The Metal Life Car: The Inventor, the Imposter, and the Business of Lifesaving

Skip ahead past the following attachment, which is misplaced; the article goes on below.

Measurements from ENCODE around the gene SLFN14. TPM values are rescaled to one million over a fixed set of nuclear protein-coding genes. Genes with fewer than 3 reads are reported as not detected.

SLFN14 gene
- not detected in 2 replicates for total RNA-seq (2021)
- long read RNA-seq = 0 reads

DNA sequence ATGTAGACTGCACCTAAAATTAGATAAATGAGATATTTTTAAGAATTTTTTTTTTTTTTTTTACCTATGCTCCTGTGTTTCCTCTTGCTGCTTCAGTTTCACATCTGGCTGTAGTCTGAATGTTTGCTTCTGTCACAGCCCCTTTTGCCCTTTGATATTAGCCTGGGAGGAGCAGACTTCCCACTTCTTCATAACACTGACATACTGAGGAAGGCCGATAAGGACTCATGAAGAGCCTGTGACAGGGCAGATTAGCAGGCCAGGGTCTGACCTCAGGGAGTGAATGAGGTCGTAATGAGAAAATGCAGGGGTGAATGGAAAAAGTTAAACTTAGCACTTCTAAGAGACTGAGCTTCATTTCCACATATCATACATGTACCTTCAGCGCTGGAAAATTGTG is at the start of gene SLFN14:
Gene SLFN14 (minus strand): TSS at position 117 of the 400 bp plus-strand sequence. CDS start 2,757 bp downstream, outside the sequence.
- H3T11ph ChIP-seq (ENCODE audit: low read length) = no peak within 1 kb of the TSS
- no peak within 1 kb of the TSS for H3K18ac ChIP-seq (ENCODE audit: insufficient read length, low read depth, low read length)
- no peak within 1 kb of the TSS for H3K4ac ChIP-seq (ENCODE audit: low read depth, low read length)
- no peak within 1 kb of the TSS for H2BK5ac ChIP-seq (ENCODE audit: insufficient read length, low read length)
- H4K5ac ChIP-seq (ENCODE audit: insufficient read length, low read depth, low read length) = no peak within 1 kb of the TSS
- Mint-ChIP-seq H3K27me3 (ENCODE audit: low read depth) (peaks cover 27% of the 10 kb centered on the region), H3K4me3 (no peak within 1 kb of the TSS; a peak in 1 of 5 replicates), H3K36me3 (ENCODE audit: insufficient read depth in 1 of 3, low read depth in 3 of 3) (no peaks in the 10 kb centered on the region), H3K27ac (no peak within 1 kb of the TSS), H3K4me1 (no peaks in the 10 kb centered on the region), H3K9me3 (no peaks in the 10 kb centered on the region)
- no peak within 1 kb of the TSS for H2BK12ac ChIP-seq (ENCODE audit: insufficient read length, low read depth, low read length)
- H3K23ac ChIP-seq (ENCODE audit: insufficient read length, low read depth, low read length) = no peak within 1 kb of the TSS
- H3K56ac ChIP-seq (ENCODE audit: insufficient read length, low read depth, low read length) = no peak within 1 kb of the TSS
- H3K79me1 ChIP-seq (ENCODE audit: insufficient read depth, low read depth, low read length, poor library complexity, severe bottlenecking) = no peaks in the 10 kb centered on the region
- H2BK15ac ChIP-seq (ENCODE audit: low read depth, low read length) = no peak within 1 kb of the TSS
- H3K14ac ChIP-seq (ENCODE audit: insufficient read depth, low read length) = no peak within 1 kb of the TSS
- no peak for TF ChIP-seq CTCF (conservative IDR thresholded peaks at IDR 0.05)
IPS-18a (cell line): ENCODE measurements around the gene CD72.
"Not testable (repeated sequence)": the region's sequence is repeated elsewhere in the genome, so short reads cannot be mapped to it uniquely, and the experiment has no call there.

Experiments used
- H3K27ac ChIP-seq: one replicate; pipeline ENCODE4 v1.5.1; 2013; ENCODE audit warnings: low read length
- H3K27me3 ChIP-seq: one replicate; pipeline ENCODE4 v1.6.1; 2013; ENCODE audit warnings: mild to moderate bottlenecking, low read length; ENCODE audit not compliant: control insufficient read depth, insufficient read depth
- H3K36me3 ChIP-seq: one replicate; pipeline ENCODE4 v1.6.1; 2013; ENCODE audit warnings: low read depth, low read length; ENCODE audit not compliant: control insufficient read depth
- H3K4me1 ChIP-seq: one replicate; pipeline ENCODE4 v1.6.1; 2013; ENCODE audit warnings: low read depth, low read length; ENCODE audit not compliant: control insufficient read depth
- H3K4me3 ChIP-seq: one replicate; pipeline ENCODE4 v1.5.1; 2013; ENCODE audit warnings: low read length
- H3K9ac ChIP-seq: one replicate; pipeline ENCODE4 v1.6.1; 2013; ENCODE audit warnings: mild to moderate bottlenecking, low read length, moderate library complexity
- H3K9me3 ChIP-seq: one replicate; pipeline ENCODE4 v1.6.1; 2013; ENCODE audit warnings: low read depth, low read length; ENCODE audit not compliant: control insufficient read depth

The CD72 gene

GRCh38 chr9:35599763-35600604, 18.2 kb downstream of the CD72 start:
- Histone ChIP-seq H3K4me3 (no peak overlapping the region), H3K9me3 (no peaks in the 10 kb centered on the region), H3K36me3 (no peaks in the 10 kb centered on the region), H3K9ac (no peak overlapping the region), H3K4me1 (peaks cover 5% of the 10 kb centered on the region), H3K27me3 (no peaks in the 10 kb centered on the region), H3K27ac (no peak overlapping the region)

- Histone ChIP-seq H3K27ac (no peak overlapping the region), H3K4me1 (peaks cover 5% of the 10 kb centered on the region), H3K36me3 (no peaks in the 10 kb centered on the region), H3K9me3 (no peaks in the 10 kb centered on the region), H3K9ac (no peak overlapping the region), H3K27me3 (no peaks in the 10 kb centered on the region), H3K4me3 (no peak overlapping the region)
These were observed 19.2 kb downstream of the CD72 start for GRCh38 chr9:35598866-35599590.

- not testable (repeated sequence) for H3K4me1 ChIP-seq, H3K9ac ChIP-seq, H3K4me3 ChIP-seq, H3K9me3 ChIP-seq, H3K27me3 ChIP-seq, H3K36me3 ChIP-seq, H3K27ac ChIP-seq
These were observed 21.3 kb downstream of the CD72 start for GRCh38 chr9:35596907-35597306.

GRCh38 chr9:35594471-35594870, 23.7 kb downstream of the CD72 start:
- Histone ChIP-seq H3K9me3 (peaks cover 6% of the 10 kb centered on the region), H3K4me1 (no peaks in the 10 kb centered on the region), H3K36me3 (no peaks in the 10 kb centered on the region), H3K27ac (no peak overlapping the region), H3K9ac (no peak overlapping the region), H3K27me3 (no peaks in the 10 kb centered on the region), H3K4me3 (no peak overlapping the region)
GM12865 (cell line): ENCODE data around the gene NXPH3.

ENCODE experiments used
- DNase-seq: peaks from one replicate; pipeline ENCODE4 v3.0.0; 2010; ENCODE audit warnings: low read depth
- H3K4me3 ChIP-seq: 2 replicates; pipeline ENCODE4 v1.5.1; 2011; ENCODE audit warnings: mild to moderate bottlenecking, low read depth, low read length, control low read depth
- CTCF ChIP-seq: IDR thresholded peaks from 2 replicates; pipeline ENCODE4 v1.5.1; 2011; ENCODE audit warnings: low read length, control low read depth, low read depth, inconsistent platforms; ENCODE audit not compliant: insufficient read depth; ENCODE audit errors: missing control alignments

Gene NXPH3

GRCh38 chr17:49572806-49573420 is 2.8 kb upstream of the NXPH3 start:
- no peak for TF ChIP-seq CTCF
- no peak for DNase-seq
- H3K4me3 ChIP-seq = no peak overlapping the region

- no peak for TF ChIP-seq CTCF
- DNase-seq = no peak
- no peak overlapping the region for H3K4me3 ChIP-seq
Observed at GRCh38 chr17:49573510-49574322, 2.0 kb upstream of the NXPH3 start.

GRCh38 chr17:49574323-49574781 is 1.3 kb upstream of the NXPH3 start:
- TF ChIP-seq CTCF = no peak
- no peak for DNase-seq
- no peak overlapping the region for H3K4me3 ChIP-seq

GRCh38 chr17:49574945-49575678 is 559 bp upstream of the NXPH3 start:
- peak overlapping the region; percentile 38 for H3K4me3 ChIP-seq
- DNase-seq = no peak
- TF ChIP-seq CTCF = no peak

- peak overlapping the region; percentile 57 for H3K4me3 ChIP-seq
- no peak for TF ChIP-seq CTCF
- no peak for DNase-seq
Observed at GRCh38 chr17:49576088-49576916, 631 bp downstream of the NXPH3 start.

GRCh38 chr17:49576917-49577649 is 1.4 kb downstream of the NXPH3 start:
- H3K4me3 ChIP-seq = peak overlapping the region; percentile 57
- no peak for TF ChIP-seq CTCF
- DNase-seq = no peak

For centuries sailing vessels crept along the coastline, ready to flee ashore in case of danger or trouble; this worked well until weather or poor sailing drove these ships against an unforgiving coast. Saviors and salvors (often the same people) struggled to rescue both humans and cargo, often with results as tragic for them as for the sailors and passengers. Joseph Francis (b. Boston, Massachusetts, 1801) was an inventor who also had the ability to organize a business to produce his inventions and the salesmanship to sell his products. His metal lifeboats, first used in survey expeditions in Asia Minor and Central America, came into demand among the world’s merchant marine, the U.S. Navy, and the U.S. Revenue Service. His corrugated “life car” was the keystone to development of the U.S. Life-Saving Service. Francis’s metal bateaux and lifeboats played an important role in the Third Seminole War in Florida. His metal pontoon army wagons served in the trans-Mississippi campaigns against the Indians. In Europe, he was acclaimed as a genius and sold patent rights to shipyards in Liverpool and the Woolwich Arsenal in England, Le Havre seaport in France, in the free city of Hamburg, and in the Russian Empire. But while Francis was busy in Europe, Captain Douglass Ottinger, U.S. Revenue Marine Service, claimed to be the inventor of Francis’s life car and obtained support in the U.S. Congress and the Patent Office for his claim. Francis had to battle for decades to prove his rights, and Americans remained generally unfamiliar with his devices, thereby condemning Civil War armies to inferior copies while Europe was using, and acclaiming, his inventions.
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